Leeds United’s summer transfer business was relatively smart, adding Illan Meslier and Helder Costa on permanent deals as well as the international pedigree of Robin Koch, Rodrigo Moreno and Diego Llorente.
While Llorente’s persistent absences mean Leeds are yet to see the best of the Spanish international, the vast majority of the other additions, including Brazilian Raphinha, have taken to life at Thorp Arch well.
It is now a much more diverse dressing room at Leeds than when Marcelo Bielsa first arrived, but equally a more talented one too.
Following the United Kingdom’s exit from the European Union, a new points-based work permit system complicates incoming foreign transfers.
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Players from Scandinavia will no longer be able to be signed as readily or as easily, unless they are regular internationals, along with players in lesser European leagues.
Interestingly, due to a Common Travel Agreement (CTA) which predated the United Kingdom’s EU membership, the UK and Ireland will enjoy a very much unchanged relationship when it comes to football transfers. With the added benefit of Ireland being in the EU, clubs could explore the option of partnering with teams over the Irish Sea in order to circumvent work permit rules.
Everton have wasted no time in partnering with Sligo Rovers in the League of Ireland. This allows Everton to purchase players who may not qualify for a work permit initially, much like Percy Tau at Brighton & Hove Albion, send them to Sligo to feature regularly in a league which allows them to gain enough points, before then bringing them to Goodison Park.
It also ensures that Everton’s standing in Ireland is magnified, and that Sligo can seamlessly provide the best players in Ireland with the pathway to a Premier League club.
Manchester City have done something similar with their umbrella network of clubs under the City Football Group. Their latest acquisition is of Club Bolivar in Bolivia, much further afield than the League of Ireland to say the least.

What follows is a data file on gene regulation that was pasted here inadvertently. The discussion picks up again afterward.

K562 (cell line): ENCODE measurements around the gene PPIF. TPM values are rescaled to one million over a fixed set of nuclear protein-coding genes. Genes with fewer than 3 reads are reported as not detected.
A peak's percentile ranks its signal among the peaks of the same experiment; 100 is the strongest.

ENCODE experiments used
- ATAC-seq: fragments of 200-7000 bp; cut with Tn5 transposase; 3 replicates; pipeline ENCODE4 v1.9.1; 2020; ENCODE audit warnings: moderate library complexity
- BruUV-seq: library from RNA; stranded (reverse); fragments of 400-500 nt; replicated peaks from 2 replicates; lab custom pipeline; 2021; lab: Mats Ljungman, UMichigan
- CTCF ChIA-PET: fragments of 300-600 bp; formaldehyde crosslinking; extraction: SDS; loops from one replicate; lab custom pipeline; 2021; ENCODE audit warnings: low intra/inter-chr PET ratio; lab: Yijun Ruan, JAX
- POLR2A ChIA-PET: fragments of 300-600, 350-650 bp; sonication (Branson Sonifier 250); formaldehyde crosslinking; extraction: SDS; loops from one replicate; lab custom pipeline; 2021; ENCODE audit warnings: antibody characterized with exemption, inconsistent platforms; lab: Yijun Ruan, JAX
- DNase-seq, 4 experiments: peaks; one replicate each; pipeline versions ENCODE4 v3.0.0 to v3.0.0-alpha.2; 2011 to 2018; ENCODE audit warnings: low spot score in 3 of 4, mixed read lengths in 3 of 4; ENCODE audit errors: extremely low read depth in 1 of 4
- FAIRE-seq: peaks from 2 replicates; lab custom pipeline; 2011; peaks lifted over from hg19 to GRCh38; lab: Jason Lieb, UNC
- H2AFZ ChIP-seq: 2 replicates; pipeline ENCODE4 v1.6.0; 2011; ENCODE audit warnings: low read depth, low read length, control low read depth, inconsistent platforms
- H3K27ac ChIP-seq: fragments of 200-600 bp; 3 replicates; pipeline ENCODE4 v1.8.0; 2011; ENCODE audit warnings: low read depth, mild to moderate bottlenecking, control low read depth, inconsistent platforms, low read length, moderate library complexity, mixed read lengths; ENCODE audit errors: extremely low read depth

The reason for doing so is that under the new work permit rules, players in South America earn the same number of points for featuring regularly in the Copa Libertadores, as they would in Europe’s premium continental club competition: the Champions League.
This also applies to the U20 Libertadores, equivalent to the UEFA Youth League. Previously, acquiring a work permit for a non-EU player from South America with little or no international experience was nigh-on impossible without being referred to a workplace panel.
Under the new system, City can purchase South American players, before sending them to Bolivar where they can be guaranteed enough minutes to qualify for a work permit to play in England.
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Andrea Radrizzani has entertained the idea of doing something similar with a club in Europe, and had loosely expressed an interest in acquiring a stake in Valencia.
There appears to be no immediate movement on that front, or at the very least, very slow movement. Now, with the UK’s status change, there is no time like the present, as evidenced by City and Everton’s moves within two weeks of having left the EU.